Kaplan-Meier curve showing the probability that the intraocular pressure (IOP) will be controlled at 21 mm Hg or less after Molteno implant insertion. Each tick represents a censored observation, that is, the time of death or the last follow-up for a single eye.
Customize your JAMA Network experience by selecting one or more topics from the list below.
Every SG, Molteno ACB, Bevin TH, Herbison P. Long-term Results of Molteno Implant Insertion in Cases of Neovascular Glaucoma. Arch Ophthalmol. 2006;124(3):355–360. doi:10.1001/archopht.124.3.355
Copyright 2006 American Medical Association. All Rights Reserved. Applicable FARS/DFARS Restrictions Apply to Government Use.2006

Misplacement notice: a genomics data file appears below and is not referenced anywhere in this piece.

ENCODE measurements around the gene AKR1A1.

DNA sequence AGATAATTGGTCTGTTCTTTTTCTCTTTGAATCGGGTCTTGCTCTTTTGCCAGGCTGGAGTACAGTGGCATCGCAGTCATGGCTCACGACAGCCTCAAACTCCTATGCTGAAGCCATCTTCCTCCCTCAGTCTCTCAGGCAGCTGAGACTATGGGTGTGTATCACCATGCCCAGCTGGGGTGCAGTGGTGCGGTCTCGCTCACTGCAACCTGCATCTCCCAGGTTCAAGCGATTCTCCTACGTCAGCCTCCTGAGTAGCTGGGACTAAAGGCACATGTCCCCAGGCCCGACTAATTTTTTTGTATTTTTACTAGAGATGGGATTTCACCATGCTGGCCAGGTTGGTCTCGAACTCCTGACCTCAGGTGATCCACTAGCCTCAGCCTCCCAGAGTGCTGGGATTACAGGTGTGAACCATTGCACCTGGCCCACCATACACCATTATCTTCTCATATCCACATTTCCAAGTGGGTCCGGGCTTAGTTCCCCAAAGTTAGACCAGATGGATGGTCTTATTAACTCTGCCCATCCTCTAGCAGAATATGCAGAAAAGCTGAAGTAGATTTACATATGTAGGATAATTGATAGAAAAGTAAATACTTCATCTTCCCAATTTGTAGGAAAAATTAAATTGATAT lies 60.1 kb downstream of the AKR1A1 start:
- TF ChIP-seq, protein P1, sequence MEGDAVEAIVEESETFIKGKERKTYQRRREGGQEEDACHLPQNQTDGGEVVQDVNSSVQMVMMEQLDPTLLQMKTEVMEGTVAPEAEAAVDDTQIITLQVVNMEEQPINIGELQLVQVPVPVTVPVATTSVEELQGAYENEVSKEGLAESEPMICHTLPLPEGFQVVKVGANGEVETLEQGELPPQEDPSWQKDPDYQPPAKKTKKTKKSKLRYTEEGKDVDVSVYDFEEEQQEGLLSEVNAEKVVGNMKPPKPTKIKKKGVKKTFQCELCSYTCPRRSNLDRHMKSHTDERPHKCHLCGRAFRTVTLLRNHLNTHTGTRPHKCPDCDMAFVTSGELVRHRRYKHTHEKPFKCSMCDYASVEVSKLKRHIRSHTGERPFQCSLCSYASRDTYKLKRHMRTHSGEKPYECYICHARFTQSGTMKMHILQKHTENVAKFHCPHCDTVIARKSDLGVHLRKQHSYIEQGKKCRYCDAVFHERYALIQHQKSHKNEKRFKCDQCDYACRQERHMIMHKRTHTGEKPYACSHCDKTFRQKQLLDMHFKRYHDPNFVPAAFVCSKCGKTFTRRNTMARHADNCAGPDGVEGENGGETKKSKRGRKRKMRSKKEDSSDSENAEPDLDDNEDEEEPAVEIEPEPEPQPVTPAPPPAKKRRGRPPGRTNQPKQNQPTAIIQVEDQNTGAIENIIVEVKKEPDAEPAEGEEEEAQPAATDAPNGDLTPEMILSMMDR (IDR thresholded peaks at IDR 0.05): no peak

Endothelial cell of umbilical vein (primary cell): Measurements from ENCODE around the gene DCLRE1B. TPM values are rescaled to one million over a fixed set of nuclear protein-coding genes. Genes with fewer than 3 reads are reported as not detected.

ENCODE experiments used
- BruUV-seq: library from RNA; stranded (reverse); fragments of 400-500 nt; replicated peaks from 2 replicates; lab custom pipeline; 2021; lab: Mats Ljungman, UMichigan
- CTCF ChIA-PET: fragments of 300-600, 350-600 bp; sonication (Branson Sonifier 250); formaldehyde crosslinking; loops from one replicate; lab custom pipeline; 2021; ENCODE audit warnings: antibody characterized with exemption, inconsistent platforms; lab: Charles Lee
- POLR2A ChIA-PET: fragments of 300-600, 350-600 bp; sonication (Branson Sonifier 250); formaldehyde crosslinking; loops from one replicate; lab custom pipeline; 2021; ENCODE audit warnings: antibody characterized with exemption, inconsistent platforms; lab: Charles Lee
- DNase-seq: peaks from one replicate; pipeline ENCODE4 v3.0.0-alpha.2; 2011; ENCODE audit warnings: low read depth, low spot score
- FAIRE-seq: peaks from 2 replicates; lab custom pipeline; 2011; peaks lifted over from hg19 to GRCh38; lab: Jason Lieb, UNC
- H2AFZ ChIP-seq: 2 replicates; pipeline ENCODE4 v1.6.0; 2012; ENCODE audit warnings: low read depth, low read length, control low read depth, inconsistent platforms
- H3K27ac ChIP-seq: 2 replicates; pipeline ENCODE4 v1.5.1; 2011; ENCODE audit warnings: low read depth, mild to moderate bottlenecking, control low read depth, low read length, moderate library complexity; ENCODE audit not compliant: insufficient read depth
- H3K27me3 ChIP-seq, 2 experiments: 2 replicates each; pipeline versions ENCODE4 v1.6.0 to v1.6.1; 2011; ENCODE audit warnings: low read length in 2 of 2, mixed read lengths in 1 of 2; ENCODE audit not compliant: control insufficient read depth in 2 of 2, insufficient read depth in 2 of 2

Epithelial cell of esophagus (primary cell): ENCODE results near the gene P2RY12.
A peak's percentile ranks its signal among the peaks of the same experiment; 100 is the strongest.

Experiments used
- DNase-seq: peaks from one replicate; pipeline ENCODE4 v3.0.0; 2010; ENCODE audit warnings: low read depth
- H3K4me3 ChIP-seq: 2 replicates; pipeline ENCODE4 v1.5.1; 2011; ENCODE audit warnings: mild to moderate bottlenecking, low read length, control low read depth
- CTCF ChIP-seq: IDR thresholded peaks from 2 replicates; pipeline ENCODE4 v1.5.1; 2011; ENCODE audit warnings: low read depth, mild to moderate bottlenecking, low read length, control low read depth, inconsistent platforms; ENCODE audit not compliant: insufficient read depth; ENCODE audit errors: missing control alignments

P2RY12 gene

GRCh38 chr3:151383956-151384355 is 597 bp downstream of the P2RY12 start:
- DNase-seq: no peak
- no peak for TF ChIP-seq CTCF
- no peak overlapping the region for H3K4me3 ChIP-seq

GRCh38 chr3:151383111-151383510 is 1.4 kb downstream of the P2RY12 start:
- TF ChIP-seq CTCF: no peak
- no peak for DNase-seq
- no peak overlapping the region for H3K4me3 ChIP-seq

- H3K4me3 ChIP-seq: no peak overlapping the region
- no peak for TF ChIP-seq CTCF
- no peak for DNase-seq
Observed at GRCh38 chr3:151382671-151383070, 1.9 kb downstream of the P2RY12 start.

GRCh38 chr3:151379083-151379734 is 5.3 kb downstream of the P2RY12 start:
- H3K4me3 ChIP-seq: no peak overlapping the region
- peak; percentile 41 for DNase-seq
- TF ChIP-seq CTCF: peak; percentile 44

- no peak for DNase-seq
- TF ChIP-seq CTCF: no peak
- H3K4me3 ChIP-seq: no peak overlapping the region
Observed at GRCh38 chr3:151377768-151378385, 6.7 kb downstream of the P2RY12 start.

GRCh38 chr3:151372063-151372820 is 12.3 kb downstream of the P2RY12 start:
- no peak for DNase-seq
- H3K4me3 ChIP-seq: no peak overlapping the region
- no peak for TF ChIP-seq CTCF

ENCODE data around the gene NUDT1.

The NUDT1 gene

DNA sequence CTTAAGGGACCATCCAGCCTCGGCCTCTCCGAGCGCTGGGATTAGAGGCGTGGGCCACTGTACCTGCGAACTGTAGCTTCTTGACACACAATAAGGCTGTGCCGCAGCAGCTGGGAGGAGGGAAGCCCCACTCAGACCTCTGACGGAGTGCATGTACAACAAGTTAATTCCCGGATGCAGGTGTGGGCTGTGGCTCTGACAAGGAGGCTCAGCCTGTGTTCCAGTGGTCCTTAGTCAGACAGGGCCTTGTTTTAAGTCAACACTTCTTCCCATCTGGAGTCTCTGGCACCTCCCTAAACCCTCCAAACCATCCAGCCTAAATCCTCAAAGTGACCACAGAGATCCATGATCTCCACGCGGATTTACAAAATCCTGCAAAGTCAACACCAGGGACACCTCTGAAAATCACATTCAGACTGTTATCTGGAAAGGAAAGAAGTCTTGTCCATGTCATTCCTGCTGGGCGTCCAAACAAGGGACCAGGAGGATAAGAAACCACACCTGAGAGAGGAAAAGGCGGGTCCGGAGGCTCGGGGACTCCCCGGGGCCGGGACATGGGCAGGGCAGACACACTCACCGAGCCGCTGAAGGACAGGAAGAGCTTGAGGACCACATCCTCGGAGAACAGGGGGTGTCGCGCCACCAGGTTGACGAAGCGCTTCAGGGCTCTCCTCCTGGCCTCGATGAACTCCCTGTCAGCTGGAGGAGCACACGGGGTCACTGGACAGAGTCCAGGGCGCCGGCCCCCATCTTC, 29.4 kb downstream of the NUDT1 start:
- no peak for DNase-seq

To describe the long-term outcomes of cases of neovascular glaucoma drained by Molteno implants.
A prospective study of 145 eyes (130 patients) followed up for a mean of 3.3 years (range, 0.02 year [5 days] to 18.1 years) in the province of Otago, New Zealand, from 1979 to 2002.
Insertion of a Molteno implant controlled the intraocular pressure at 21 mm Hg or less with a probability (95% confidence interval) of 0.72 (0.64-0.80), 0.60 (0.51-0.69), and 0.40 (0.29-0.50) at 1, 2, and 5 years, respectively. Failure to control intraocular pressure at 1, 2, and 5 years was significantly correlated with persistent iris neovascularization (P<.001, P<.001, and P = .01, respectively). Visual acuity at final follow-up in nonenucleated eyes was maintained or improved in 56 eyes (39%) and deteriorated to light perception or better in 25 (17%) or no light perception in 47 (32%). Seventeen eyes (12%) were enucleated.
The insertion of Molteno implants for neovascular glaucoma maintained or improved vision in 39% of eyes, whereas 12% were eventually enucleated (all of which initially had visual acuity <20/1200). The outcome depended mainly on progression of the underlying vascular disease.